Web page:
(Trinidad Guardian) Don’t expect Parliament to resolve the 53 unfinished matters left in limbo by former chief magistrate Marcia Ayers-Caesar. The Government, Attorney General and the Director of Public Prosecutions will have to come up with a solution.
This was the lone issue Prime Minister Dr Keith Rowley and Opposition Leader Kamla Persad-Bissessar could not see eye to eye on following a three-hour long meeting at the Parliament Building, Port-of-Spain, yesterday.
Having met to iron out issues on self-governance for Tobago, anti-gang legislation, the judiciary, Integrity Commission, campaign finance reform, a code of conduct for Parliamentarians and service commissions’ effectiveness, Rowley said while their discussions were fruitful and productive, they could not come to an understanding on the main problem of the backlog in the courts and the furore in the judiciary due to the Ayers-Caesar fiasco.
“The unpleasant fact is that there are persons who are incarcerated and whose cases cannot progress through the courts because of recent developments,” Rowley said.
Rowley said last week when he noted the matter may end up in the Parliament, it was after the AG came to him with proposals from the DPP indicating the solution could be legislative through the Summary Courts Act and Preliminary Inquiry Act.
But after suggesting this with Persad-Bissessar, he said, “The Opposition Leader made it quite clear that the Opposition is not prepared to support this approach, because they do not believe that that approach is sound and there would be more problems created than solved because people who are affected have already begun to challenge the situation and that there are certain rights, privileges and protections to which they are entitled and this arrangement of having the DPP intervene and make rooms and interventions would trample on some of those rights.”
He added: “That solution did not find favour with the Opposition. That to me is a clear signal that all the persons involved need to take that on board.”
Those involved, Rowley said, are the DPP and the CJ.
Rowley said Persad-Bissessar made it clear that whatever they legislate “would be open for challenge” against the argument used in the judgement of the repeal of Section 34. He said Persad-Bissessar suggested a tribunal be used under Section 137 of the Constitution.
Asked if he would consider this route, the PM said: “I am not going to advise myself on this matter. So I will say no more on it for the moment.”
However, he said the Opposition pointed out that there was pertinent information that was unavailable and would only become available and established by way of a tribunal.
Asked if they had explored whether the JLSC should be held accountable to a committee of Parliament, Rowley said no.
Given the nature that people are incarcerated and their rights being infringed, he said the Government would not want to fight the Opposition. Rowley said having listened to Persad-Bissessar’s argument, he agreed there was good reasoning on her part.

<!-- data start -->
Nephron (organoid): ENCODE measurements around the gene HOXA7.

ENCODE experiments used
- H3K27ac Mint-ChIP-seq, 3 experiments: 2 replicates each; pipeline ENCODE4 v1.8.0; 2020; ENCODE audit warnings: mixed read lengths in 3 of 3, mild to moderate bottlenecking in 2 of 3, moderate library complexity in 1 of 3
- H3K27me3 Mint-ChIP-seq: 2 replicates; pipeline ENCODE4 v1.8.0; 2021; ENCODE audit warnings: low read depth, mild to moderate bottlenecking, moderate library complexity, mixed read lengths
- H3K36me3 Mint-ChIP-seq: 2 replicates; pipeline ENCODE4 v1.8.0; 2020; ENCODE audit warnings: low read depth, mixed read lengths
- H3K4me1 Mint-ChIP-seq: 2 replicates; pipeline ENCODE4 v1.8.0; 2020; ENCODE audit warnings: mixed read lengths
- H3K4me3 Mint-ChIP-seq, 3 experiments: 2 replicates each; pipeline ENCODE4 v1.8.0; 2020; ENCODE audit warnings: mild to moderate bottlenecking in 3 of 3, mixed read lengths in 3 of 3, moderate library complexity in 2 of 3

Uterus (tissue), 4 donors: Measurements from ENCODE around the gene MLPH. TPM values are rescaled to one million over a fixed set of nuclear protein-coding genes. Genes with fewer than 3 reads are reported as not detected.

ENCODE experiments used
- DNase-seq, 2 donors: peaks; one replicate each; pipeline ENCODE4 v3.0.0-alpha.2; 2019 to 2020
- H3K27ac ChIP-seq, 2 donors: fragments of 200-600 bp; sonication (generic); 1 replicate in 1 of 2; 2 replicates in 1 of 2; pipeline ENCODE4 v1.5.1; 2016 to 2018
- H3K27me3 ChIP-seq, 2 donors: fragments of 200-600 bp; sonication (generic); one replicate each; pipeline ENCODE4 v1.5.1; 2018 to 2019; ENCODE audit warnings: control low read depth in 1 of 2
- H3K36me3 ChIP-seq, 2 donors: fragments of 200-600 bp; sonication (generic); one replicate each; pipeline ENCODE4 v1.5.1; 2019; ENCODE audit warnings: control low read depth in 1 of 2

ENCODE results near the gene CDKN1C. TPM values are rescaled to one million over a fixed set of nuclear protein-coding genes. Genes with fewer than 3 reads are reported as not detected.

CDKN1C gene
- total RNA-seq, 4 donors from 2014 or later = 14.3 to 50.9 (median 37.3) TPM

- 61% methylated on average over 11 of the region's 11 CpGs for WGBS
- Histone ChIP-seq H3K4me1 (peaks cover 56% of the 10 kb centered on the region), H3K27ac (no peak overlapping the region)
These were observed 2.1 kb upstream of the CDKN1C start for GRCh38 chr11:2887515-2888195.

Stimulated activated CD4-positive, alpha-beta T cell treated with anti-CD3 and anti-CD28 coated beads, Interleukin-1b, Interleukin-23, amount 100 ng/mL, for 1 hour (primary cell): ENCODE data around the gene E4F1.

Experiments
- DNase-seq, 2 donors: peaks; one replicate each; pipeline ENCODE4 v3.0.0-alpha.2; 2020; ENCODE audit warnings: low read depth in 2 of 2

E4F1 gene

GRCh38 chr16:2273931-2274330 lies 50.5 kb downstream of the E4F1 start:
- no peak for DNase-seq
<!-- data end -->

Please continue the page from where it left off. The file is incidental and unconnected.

“If we don’t solve the problem we might create new problem,” he added.
At the same time, Rowley said it appeared that the judiciary was having difficulty in a way out.
“So I would wait to be properly advised on this matter.”
While Opposition Senators have called for the removal and Chief Justice Ivor Archie, the PM said this matter was not raised.
What was agreed to:
Internal self-government for Tobago: Bring to Parliament by way of Cabinet what has been produced from Tobago in the form of a draft legislation and put this before a House Committee of Government and Opposition members to undertake a consultation and try to come to decision of what the people of Tobago want.
Campaign Finance Reform: Have this legislation enacted before 2020 general election. The matter will also go before the Law Reform Commission as an assignment and to conduct whatever public consultation is required, as well as to come up with a Green and White Papers for consideration of Parliament.
Anti-gang and bail legislation: It is the Government’s intention, through the Attorney General, to bring to Parliament the anti-gang and bail legislations. The Government will introduce any amendments that may be required to consider improvements or concerns the Opposition may have which will remove all obstacles in passing both legislations.
Crime: The Government will provide by month end an update of its crime fighting initiatives. On the legislative side, both leaders agreed, by way of the AG, to repeal and replace the current arrangement for a Commissioner of Police.
Service Commissions: Insisting that there was poor accountability and questionable performance, the PM said the service commissions will be reviewed and adjustments made. They agreed that T&T should pattern a Canadian model with respect to the commissions’ modernisation.
Integrity Commission: PM expressed his view to Persad-Bissessar that the commission has lost the confidence of the national population. The IC will be reviewed and other models will be considered to bring about results, which will be taken to Parliament once there is Opposition support.
Code of Conduct for Parliamentarians: Rowley will ask the Clerk of the House to canvass the Commonwealth, including the Parliamentary Association, to have a proper code of conduct for Parliamentarians.
Jobs: They agreed to legislative reform of the Severance Benefit Act to treat with the closure of companies.
Economy: Rowley gave Persad-Bissessar the assurance they are trying to secure jobs, while they fight to increase the country’s revenue.
Couva Hospital: Rowley said while the Government tried to get a private/public participation on the operationalisation of the hospital, the response was not encouraging. The Government may change its position and reopen the hospital seeing that the main block of the PoS General Hospital is not structurally unsound and would have to be demolished and replaced by a new building.